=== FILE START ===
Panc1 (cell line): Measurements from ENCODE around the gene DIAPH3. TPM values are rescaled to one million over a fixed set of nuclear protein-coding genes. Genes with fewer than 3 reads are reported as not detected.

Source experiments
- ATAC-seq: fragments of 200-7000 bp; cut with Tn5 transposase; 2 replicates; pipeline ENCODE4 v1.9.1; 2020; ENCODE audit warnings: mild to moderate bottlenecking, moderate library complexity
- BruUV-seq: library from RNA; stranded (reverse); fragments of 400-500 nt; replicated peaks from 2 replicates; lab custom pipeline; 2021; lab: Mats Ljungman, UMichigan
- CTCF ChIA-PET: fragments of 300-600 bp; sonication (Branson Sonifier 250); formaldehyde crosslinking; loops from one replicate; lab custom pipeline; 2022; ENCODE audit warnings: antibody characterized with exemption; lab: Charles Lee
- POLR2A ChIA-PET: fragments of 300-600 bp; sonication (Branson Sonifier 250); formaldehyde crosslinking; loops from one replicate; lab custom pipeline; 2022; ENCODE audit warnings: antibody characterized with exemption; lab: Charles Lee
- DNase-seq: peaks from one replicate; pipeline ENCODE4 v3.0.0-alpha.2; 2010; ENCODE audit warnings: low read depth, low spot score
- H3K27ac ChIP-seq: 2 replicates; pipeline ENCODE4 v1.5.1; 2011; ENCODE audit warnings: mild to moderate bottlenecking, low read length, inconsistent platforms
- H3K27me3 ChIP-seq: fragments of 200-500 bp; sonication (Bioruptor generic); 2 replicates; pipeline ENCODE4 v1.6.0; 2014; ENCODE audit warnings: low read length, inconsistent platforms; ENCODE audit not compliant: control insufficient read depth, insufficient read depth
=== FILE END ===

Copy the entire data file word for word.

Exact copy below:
Panc1 (cell line): Measurements from ENCODE around the gene DIAPH3. TPM values are rescaled to one million over a fixed set of nuclear protein-coding genes. Genes with fewer than 3 reads are reported as not detected.

Source experiments
- ATAC-seq: fragments of 200-7000 bp; cut with Tn5 transposase; 2 replicates; pipeline ENCODE4 v1.9.1; 2020; ENCODE audit warnings: mild to moderate bottlenecking, moderate library complexity
- BruUV-seq: library from RNA; stranded (reverse); fragments of 400-500 nt; replicated peaks from 2 replicates; lab custom pipeline; 2021; lab: Mats Ljungman, UMichigan
- CTCF ChIA-PET: fragments of 300-600 bp; sonication (Branson Sonifier 250); formaldehyde crosslinking; loops from one replicate; lab custom pipeline; 2022; ENCODE audit warnings: antibody characterized with exemption; lab: Charles Lee
- POLR2A ChIA-PET: fragments of 300-600 bp; sonication (Branson Sonifier 250); formaldehyde crosslinking; loops from one replicate; lab custom pipeline; 2022; ENCODE audit warnings: antibody characterized with exemption; lab: Charles Lee
- DNase-seq: peaks from one replicate; pipeline ENCODE4 v3.0.0-alpha.2; 2010; ENCODE audit warnings: low read depth, low spot score
- H3K27ac ChIP-seq: 2 replicates; pipeline ENCODE4 v1.5.1; 2011; ENCODE audit warnings: mild to moderate bottlenecking, low read length, inconsistent platforms
- H3K27me3 ChIP-seq: fragments of 200-500 bp; sonication (Bioruptor generic); 2 replicates; pipeline ENCODE4 v1.6.0; 2014; ENCODE audit warnings: low read length, inconsistent platforms; ENCODE audit not compliant: control insufficient read depth, insufficient read depth